North Carolina Highway 39

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North Carolina Highway 39 marker

North Carolina Highway 39
Route of NC 39 highlighted in red
Route information
Maintained by NCDOT
Length 79.3 mi[1] (127.6 km)
Existed 1935 – present
Major junctions
South end US 70 / US 70A in Selma
North end SR 719 at the VA state line
Counties Johnston, Wake, Franklin, Vance
Highway system
NC 38 I‑40

North Carolina Highway 39 (NC 39) is a 79.3-mile-long (127.6 km) primary state highway in the U.S. state of North Carolina. Traveling north–south, it connects the cities of Selma, Louisburg and Henderson, in the Research Triangle area.

Route description[edit]

Bickett at Nash, in Louisburg

NC 39 is a predominantly two-lane rural highway that travels 79.3 miles (127.6 km) from US 70/US 70A, in Selma, to the Virginia state line, north of Townsville.

NC 39 begins as a .9-mile (1.4 km) hidden concurrency along US 70, between US 70A and US 301/NC 96. This small segment, which also connects to I-95, only appears on NCDOT maps and is not signed. First signs of NC 39 appear alongside US 301/NC 96 through downtown Selma. Within the next 4.4 miles (7.1 km), NC 39 splits from both highways as it continues north, through the communities of Hares Crossroads and Emit, before crossing the JohnstonWake county line.[2][3]

In Wake County, NC 39 travels 2.76 miles (4.44 km) through its easterly tip; overlapping briefly with US 264 Alternate and connecting with mainline US 264, in Zebulon. This entire section is mostly forest, crossing NC 97 halfway through and enters Franklin County at Bunn Lake. Northeast of Bunn Lake, NC 39 crosses over US 64. Continuing north, it goes through the communities of Pilot and Sutton, before reaching NC 98, in Bunn. Traveling northwesterly for nine miles (14 km), it enters Louisburg city limits and soon connects with US 401/NC 56 at Bickett Boulevard. Through Louisburg, NC 56/NC 581 splits at Nash Street towards Rocky Mount and NC 561 splits at Justice Street towards Centerville. North of Louisburg, in the Ingleside community, US 401 splits towards Warrenton.[4][5]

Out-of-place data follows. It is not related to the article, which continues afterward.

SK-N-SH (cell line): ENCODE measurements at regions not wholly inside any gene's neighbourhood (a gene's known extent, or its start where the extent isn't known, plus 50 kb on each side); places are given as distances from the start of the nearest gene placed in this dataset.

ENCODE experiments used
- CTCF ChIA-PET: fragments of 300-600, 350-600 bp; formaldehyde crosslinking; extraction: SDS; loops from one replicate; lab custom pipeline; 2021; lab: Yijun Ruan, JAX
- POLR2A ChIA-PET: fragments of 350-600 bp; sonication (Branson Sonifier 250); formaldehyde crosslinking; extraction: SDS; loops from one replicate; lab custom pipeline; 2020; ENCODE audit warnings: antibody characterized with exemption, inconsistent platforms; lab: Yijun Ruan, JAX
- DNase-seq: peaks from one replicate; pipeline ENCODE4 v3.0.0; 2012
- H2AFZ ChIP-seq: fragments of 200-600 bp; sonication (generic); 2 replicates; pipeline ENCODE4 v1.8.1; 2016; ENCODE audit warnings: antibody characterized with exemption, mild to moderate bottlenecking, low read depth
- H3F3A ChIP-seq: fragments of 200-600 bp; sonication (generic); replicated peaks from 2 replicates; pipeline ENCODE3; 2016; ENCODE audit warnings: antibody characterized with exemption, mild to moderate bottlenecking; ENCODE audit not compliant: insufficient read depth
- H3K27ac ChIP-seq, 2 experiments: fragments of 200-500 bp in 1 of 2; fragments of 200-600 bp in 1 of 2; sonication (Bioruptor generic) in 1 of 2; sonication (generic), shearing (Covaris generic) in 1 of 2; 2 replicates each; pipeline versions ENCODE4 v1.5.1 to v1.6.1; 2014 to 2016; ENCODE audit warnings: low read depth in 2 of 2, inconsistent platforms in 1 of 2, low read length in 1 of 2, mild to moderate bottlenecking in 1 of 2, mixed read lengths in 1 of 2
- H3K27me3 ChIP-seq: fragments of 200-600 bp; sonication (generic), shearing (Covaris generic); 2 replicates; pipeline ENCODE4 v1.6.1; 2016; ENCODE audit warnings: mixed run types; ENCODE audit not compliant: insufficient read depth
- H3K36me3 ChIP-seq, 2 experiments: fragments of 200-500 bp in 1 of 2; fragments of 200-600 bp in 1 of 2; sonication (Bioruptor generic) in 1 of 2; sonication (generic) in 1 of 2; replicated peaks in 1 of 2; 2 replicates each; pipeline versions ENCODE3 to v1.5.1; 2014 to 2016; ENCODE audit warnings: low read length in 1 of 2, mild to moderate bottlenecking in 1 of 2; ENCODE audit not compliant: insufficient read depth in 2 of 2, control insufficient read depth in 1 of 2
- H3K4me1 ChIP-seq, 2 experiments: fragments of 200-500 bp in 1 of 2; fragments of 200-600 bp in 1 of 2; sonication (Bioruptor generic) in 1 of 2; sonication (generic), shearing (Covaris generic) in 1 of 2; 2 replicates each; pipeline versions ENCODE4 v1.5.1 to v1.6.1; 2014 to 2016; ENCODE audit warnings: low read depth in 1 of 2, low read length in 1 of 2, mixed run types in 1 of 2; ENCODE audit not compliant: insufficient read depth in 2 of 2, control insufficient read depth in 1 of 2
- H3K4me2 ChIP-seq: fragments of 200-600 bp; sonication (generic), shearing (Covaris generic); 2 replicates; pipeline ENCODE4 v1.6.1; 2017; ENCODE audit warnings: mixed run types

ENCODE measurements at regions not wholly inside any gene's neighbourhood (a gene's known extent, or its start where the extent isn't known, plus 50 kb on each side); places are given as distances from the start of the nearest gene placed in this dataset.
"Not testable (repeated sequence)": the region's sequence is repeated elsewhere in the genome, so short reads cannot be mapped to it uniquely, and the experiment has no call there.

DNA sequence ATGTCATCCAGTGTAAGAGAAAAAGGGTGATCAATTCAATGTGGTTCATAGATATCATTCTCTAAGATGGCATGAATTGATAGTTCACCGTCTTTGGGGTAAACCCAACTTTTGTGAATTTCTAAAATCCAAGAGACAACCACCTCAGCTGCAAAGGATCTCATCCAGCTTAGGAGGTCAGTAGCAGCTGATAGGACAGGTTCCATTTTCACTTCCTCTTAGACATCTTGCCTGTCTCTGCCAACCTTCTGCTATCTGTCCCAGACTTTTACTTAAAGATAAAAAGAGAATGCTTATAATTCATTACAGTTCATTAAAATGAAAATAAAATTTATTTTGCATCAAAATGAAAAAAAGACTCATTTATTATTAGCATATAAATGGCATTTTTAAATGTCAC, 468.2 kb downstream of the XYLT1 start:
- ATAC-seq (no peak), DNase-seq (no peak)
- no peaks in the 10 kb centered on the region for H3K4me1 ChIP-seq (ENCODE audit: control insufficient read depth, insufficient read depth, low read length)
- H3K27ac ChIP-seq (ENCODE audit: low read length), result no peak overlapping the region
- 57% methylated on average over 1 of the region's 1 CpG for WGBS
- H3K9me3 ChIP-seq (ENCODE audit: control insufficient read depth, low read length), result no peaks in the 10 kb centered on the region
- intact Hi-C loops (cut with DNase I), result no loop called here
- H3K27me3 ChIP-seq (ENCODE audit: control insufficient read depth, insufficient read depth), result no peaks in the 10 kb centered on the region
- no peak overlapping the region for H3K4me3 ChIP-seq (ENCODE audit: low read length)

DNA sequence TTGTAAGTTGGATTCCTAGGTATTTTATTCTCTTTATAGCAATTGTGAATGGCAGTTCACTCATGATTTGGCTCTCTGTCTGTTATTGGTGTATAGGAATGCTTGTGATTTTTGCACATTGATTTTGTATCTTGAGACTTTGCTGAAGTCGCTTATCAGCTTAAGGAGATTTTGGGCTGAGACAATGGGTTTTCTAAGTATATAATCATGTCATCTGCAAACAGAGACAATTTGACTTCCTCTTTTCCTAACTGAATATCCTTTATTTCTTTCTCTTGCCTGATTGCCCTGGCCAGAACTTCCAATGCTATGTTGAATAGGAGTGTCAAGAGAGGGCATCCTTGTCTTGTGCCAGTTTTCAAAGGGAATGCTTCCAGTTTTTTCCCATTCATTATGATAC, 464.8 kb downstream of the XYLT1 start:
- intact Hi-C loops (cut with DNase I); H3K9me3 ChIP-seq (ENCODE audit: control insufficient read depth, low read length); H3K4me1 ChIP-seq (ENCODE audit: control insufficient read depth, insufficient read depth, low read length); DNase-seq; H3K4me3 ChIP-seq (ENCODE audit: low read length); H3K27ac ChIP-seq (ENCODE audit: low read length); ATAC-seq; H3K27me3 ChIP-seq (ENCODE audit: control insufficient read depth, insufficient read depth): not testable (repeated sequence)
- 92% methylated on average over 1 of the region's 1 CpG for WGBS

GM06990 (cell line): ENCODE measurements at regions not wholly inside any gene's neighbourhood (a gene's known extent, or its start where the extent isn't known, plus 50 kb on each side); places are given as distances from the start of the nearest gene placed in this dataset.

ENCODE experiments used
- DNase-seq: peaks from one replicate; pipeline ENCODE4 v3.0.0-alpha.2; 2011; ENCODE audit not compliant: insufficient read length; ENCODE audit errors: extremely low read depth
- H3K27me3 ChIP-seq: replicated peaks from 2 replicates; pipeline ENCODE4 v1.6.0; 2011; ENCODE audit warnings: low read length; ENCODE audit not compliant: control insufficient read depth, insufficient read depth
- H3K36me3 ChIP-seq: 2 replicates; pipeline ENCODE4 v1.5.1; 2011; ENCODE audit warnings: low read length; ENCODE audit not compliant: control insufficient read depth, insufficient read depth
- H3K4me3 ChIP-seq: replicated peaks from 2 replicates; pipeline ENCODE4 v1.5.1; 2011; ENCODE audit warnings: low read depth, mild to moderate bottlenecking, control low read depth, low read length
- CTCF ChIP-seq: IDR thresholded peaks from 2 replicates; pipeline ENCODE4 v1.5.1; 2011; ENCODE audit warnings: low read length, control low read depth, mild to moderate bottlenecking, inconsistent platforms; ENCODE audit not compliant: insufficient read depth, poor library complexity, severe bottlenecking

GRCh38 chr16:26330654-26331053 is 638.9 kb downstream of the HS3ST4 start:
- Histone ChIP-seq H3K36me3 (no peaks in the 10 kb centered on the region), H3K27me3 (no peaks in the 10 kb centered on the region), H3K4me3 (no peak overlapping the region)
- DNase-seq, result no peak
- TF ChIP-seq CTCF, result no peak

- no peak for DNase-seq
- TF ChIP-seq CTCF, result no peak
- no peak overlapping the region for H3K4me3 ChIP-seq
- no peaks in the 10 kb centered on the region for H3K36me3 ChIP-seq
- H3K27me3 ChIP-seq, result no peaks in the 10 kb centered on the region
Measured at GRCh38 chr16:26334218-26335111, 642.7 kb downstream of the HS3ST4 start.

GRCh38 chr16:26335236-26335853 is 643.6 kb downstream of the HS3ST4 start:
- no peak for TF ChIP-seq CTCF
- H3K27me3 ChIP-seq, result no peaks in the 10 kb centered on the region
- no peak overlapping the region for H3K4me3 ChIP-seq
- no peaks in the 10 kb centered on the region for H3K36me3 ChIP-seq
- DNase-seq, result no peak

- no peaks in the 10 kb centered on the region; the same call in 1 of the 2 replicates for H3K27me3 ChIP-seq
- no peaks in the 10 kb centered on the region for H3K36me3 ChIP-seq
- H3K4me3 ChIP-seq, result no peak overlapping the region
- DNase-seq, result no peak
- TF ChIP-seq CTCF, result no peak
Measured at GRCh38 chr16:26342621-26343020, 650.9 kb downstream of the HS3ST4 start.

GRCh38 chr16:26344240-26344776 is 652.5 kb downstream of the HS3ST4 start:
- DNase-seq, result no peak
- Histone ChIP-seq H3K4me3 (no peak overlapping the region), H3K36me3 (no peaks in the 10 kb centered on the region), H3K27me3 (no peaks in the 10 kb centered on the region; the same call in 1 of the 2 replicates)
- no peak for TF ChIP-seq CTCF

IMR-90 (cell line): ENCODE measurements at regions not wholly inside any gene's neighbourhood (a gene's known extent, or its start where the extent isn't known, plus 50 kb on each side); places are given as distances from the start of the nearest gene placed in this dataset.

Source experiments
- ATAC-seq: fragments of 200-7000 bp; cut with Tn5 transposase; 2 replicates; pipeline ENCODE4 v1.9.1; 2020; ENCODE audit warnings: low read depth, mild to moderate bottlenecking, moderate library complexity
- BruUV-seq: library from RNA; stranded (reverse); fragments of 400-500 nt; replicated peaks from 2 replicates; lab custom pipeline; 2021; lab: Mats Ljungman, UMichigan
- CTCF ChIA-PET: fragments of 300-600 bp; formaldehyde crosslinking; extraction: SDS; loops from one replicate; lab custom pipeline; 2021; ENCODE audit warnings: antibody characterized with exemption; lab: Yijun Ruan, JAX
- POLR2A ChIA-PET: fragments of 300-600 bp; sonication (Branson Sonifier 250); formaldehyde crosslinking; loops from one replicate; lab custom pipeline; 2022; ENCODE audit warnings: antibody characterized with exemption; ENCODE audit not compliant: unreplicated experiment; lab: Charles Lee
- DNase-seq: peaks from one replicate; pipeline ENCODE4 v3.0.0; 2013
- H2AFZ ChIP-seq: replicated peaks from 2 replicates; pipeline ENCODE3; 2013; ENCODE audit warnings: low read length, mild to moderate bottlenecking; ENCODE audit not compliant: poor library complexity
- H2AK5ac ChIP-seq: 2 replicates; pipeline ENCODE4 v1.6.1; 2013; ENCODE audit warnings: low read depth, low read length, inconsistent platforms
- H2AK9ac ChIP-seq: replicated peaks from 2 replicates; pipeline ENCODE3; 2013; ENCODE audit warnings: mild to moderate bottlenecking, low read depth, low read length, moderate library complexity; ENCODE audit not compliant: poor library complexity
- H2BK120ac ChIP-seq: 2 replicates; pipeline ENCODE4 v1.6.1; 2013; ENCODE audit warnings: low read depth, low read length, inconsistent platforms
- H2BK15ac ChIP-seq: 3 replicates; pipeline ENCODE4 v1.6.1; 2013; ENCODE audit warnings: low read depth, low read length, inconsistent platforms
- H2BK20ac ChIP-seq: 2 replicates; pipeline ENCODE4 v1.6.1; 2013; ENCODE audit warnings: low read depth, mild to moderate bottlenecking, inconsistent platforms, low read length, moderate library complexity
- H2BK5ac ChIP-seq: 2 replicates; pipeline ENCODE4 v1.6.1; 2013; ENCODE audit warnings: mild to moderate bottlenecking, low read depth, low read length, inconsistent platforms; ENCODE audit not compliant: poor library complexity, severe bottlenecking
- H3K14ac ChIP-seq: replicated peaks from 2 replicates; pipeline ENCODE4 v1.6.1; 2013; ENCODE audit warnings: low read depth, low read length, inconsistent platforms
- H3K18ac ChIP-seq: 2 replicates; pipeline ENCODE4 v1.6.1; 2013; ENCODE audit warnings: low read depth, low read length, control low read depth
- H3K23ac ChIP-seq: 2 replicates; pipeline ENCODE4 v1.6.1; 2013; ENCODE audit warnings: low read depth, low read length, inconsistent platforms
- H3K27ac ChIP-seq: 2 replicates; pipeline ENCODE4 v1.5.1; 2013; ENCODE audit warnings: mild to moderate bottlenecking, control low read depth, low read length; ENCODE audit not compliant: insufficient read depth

NC 39 enters Vance County at Epsom. Going northwesterly, through Gillburg, it enters Henderson city limits near the US 1 interchange. Traveling along Andrews Avenue, it crosses US 1 Business/US 158 Business at Garnett Street, in the downtown area. After crossing over I-85/US 158, it leaves Henderson city limits traveling north. At Harris Crossroads, it meets up with the southwestern edge of Kerr Lake. Continuing north, to the west of Kerr Lake, it travels through the Williamsboro and Townsville communities before ending at the Virginia state line. Before 1952, when John H. Kerr Dam was completed, the road in Virginia would have continued towards Boydton; however since then, the road makes a turn southwest, at Richardson, and re-enters North Carolina as Townsville Road, eventually ending at US 15.[6]